2 - Iguanodon
in 1825 Iguanodon was the second
dinosaur genus, and the first ever plant eating dinosaur genus to be
named. When described Iguanodon was noted for
having teeth similar to
an Iguana (the name Iguanodon means ‘Iguana
tooth’), and so
early concepts about Iguanodon were along the lines
of a huge gigantic
Iguana. When the first sculpture for display in the Crystal Palace
Park was built it took on an appearance of an elephantine lizard. It
was not until about 1882 that actual Iguanodon
assembled that a closer picture of what Iguanodon
looked like emerged,
though these were still in an incorrect completely upright posture
with the tail dragging behind it. It would not be until later in the
twentieth century that scientifically accurate reconstructions of
Iguanodon began to appear.
Large numbers of Iguanodon fossils have now also been found in mainland Europe (particularly Belgium), with additional fossils from North America and Asia also been assigned to the genus. There is now also a whole group of dinosaurs that are similar to Iguanodon that have been found, and because Iguanodon was the first of these to be named, these dinosaurs are referred to as iguanodonts. Mostly known from the Jurassic and early Cretaceous, the large numbers of remains of these dinosaurs, from all over the world indicates that these dinosaurs were amongst the most successful. In addition their later descendants would evolve into the hadrosaurs, similarly formed dinosaurs that would become some of the most abundant during the Cretaceous period.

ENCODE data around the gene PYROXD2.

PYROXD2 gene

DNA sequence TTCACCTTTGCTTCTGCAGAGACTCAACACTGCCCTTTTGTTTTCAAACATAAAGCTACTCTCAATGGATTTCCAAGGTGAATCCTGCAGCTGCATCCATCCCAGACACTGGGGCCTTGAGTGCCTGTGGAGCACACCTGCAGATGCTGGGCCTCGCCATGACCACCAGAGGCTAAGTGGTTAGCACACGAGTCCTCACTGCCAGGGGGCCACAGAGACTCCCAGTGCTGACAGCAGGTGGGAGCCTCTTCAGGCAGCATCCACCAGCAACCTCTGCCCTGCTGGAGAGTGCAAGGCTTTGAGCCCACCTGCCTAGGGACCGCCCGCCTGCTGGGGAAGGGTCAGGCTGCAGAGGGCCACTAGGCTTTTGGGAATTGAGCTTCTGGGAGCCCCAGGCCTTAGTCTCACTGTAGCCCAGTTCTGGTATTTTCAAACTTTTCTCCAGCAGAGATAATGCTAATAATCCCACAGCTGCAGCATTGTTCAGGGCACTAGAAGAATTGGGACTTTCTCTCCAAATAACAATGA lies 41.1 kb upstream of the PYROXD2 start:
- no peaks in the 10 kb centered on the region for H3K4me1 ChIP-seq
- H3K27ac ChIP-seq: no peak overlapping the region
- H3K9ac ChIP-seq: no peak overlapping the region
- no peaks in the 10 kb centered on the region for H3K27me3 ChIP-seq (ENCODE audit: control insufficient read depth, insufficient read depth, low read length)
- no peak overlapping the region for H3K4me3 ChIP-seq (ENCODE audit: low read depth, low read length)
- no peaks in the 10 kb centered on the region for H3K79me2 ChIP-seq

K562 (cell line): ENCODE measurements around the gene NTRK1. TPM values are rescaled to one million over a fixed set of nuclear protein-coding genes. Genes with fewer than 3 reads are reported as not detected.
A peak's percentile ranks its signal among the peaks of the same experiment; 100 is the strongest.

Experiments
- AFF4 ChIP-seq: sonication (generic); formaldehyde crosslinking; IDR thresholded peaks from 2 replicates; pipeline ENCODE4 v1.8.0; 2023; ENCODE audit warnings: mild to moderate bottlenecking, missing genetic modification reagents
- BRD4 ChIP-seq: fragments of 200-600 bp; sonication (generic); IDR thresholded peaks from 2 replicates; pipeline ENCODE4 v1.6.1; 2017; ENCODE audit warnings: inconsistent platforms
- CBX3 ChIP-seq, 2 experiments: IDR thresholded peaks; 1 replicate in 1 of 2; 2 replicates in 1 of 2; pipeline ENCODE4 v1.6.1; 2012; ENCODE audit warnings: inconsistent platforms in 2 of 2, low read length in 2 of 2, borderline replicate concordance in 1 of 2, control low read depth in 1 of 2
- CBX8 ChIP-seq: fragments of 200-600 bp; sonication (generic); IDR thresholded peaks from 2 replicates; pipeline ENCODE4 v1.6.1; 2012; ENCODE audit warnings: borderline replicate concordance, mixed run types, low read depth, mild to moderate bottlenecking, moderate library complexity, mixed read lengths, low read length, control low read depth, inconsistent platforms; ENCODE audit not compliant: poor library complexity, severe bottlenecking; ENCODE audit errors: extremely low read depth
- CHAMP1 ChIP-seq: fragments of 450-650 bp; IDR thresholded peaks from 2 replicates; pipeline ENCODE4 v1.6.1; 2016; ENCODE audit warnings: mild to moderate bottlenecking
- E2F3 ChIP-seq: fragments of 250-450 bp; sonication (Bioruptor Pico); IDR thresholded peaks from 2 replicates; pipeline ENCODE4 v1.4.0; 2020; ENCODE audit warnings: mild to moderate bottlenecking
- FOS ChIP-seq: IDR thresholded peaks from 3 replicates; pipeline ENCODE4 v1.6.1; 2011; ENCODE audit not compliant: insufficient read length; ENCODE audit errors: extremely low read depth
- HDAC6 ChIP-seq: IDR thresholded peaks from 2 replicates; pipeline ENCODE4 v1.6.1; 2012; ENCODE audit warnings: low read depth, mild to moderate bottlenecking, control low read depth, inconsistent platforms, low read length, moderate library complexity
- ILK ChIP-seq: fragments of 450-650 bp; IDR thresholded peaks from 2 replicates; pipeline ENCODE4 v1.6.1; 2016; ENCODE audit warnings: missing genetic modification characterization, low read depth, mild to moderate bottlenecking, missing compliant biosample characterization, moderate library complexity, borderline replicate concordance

1 - Megalosaurus
list couldn’t really have anything
else as number one since Megalosaurus was named in
1824 it was the
first ever dinosaur genus to be named (though Iguanodon
was a close
second). Like with early reconstructions of Iguanodon,
reconstructions of Megalosaurus were way off from
its true body form.
Back in 1824 the name dinosaur hadn’t been invented yet, but
Megalosaurus was the public’s first indication of a
type of giant and
previously unknown reptiles that once roamed the earth. This was not
the start of palaeontology however as scientists and naturalists all
over the world (but particularly in Europe) had already been
studying the remains of long extinct animals along the lines of fish
and mammals for many decades, with the origins for this study going
back hundreds of years before this.
Because of its early history however, Megalosaurus suffered the wastebasket taxon effect where over eager researchers quickly associated fossils to the genus without much study as to if they actually belong. This has led to a varied and often outdated collection of information sources about Megalosaurus, and in future it’s probable that what we know about Megalosaurus will change again. What we do know about Megalosaurus however is that as a theropod dinosaur it would have been a predator of other dinosaurs, and with a length seven (or perhaps more) meters, it would have been amongst the larger predators of its time in the Jurassic.